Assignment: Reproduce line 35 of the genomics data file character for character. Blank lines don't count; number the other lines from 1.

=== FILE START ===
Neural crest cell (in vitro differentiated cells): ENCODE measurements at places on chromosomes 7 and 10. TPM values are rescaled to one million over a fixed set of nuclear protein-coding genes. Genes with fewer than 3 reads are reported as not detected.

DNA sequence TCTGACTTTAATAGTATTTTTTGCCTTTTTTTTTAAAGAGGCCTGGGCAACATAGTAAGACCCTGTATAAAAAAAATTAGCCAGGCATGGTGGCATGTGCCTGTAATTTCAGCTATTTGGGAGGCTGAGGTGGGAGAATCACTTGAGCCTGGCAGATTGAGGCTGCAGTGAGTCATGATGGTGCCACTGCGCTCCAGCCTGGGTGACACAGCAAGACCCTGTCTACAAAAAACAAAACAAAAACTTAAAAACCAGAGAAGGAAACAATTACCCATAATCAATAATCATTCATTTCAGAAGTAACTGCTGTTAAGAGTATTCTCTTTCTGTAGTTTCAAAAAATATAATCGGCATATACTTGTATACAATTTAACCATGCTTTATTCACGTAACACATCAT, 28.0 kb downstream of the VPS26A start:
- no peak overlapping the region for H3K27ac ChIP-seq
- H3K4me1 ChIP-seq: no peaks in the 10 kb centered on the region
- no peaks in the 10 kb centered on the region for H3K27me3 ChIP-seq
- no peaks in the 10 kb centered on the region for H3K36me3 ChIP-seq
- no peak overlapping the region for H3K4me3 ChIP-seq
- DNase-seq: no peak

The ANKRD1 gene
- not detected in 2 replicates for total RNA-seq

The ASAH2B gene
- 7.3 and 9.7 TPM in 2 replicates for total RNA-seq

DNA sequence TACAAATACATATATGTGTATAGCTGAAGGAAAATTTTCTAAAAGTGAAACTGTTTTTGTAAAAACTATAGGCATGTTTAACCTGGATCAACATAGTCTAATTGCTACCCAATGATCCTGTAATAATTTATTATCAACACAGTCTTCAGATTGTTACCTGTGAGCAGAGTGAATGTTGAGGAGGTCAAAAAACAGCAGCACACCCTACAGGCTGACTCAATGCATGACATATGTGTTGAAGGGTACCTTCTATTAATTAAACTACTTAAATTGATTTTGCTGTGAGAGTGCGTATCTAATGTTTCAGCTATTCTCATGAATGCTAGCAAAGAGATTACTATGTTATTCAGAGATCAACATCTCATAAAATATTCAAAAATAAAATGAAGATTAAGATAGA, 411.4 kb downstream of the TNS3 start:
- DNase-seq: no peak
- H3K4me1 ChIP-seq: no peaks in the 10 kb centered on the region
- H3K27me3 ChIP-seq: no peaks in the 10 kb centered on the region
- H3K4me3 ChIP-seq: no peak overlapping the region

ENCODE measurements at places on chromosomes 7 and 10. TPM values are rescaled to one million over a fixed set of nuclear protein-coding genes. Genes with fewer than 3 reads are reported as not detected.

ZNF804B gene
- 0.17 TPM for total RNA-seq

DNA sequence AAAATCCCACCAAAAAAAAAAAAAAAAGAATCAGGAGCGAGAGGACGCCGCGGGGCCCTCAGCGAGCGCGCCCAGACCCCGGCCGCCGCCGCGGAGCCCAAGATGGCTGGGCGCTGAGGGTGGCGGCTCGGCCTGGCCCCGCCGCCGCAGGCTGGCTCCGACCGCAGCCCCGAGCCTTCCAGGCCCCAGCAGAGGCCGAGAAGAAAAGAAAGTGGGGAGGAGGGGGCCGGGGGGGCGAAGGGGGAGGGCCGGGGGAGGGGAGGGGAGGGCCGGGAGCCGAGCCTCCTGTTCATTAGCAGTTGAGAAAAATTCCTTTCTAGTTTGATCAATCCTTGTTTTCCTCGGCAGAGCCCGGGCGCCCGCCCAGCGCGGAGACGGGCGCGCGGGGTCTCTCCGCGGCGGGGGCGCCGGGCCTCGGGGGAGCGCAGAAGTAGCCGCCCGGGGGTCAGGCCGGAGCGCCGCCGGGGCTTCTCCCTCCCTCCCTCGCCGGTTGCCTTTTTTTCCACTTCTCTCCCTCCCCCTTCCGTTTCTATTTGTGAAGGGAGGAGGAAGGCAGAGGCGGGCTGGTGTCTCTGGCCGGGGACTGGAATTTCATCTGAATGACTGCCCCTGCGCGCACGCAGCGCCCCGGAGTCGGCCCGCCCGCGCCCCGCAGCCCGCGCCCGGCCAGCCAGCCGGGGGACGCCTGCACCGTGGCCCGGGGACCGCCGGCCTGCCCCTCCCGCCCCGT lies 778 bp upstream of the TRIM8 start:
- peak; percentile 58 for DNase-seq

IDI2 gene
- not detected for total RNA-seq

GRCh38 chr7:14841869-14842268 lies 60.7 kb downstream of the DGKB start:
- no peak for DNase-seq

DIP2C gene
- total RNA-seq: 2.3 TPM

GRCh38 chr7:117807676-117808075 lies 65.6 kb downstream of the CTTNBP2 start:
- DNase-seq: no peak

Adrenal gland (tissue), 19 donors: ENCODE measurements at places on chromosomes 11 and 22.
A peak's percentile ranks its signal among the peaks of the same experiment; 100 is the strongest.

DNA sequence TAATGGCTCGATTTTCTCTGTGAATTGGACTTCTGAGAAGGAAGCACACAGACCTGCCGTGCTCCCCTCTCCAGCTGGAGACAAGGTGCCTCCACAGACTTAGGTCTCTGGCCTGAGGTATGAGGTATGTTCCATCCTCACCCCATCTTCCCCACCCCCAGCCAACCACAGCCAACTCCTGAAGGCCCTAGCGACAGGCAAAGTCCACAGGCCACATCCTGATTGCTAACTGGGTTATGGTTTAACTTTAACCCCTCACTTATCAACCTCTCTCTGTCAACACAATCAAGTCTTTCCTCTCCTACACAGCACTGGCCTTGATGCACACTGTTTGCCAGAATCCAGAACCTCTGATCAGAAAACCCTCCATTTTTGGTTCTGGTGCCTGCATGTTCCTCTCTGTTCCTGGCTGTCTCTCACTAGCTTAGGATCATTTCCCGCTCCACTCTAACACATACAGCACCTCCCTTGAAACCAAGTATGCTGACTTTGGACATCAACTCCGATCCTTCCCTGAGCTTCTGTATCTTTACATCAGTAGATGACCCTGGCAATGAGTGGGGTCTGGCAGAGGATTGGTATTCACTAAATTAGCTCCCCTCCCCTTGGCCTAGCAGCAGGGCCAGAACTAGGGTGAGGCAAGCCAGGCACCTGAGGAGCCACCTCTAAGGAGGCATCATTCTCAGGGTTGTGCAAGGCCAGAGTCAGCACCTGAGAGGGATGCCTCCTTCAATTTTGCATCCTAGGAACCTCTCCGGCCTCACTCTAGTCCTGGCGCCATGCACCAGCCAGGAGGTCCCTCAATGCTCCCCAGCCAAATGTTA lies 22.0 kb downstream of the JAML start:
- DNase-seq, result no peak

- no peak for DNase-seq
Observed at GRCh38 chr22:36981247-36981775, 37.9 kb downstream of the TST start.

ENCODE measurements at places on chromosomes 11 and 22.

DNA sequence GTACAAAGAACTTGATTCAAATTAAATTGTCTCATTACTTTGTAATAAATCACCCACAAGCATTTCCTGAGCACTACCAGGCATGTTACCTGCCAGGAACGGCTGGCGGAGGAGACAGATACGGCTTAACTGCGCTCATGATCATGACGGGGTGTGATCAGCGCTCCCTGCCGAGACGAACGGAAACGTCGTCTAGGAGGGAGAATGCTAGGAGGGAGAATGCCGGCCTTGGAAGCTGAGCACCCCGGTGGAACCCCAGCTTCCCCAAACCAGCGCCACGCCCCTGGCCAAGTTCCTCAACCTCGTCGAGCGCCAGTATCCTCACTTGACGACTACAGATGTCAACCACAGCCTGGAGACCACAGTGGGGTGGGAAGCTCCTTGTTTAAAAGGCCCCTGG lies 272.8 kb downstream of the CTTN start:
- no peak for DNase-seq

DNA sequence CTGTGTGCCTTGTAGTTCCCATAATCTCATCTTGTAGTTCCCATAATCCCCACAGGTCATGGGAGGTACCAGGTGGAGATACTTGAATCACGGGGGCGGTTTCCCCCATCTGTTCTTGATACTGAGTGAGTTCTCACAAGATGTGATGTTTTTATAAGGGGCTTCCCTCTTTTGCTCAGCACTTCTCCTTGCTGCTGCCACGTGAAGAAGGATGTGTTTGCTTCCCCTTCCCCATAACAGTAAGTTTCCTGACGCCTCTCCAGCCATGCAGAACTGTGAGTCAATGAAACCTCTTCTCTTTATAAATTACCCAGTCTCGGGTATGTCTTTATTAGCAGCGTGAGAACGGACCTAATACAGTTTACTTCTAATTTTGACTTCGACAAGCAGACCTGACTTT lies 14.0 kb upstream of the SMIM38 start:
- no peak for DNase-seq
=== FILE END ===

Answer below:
- no peak for DNase-seq